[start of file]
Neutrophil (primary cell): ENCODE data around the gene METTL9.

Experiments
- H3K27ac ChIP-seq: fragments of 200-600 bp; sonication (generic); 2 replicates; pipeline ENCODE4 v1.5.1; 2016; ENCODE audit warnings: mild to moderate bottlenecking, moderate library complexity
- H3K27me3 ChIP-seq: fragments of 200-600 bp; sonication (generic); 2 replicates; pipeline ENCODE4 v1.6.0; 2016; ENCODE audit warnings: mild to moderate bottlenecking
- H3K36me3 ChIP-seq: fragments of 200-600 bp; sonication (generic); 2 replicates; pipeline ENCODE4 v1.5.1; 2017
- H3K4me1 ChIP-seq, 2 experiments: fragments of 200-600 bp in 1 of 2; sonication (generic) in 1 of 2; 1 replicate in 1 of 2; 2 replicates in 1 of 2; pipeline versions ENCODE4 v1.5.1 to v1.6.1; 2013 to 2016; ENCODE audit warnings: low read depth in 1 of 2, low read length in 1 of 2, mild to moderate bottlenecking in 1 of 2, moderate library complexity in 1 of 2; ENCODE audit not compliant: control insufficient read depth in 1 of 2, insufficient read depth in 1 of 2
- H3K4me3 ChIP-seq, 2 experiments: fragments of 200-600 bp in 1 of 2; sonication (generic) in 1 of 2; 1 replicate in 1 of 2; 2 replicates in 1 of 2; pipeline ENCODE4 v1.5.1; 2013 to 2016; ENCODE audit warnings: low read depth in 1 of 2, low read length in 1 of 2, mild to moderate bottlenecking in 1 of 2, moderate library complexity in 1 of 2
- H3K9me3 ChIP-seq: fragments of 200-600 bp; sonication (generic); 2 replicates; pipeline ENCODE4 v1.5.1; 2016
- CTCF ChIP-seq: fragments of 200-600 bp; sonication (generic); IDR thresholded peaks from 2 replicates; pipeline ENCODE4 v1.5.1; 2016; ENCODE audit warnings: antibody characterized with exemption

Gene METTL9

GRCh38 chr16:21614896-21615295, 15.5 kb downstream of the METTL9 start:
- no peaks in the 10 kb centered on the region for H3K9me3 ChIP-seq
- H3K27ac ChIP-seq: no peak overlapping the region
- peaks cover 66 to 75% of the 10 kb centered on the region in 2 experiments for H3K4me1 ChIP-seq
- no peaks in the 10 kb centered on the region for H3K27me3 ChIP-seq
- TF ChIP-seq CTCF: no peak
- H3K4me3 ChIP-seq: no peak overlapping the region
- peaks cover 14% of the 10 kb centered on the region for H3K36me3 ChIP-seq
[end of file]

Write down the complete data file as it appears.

Neutrophil (primary cell): ENCODE data around the gene METTL9.

Experiments
- H3K27ac ChIP-seq: fragments of 200-600 bp; sonication (generic); 2 replicates; pipeline ENCODE4 v1.5.1; 2016; ENCODE audit warnings: mild to moderate bottlenecking, moderate library complexity
- H3K27me3 ChIP-seq: fragments of 200-600 bp; sonication (generic); 2 replicates; pipeline ENCODE4 v1.6.0; 2016; ENCODE audit warnings: mild to moderate bottlenecking
- H3K36me3 ChIP-seq: fragments of 200-600 bp; sonication (generic); 2 replicates; pipeline ENCODE4 v1.5.1; 2017
- H3K4me1 ChIP-seq, 2 experiments: fragments of 200-600 bp in 1 of 2; sonication (generic) in 1 of 2; 1 replicate in 1 of 2; 2 replicates in 1 of 2; pipeline versions ENCODE4 v1.5.1 to v1.6.1; 2013 to 2016; ENCODE audit warnings: low read depth in 1 of 2, low read length in 1 of 2, mild to moderate bottlenecking in 1 of 2, moderate library complexity in 1 of 2; ENCODE audit not compliant: control insufficient read depth in 1 of 2, insufficient read depth in 1 of 2
- H3K4me3 ChIP-seq, 2 experiments: fragments of 200-600 bp in 1 of 2; sonication (generic) in 1 of 2; 1 replicate in 1 of 2; 2 replicates in 1 of 2; pipeline ENCODE4 v1.5.1; 2013 to 2016; ENCODE audit warnings: low read depth in 1 of 2, low read length in 1 of 2, mild to moderate bottlenecking in 1 of 2, moderate library complexity in 1 of 2
- H3K9me3 ChIP-seq: fragments of 200-600 bp; sonication (generic); 2 replicates; pipeline ENCODE4 v1.5.1; 2016
- CTCF ChIP-seq: fragments of 200-600 bp; sonication (generic); IDR thresholded peaks from 2 replicates; pipeline ENCODE4 v1.5.1; 2016; ENCODE audit warnings: antibody characterized with exemption

Gene METTL9

GRCh38 chr16:21614896-21615295, 15.5 kb downstream of the METTL9 start:
- no peaks in the 10 kb centered on the region for H3K9me3 ChIP-seq
- H3K27ac ChIP-seq: no peak overlapping the region
- peaks cover 66 to 75% of the 10 kb centered on the region in 2 experiments for H3K4me1 ChIP-seq
- no peaks in the 10 kb centered on the region for H3K27me3 ChIP-seq
- TF ChIP-seq CTCF: no peak
- H3K4me3 ChIP-seq: no peak overlapping the region
- peaks cover 14% of the 10 kb centered on the region for H3K36me3 ChIP-seq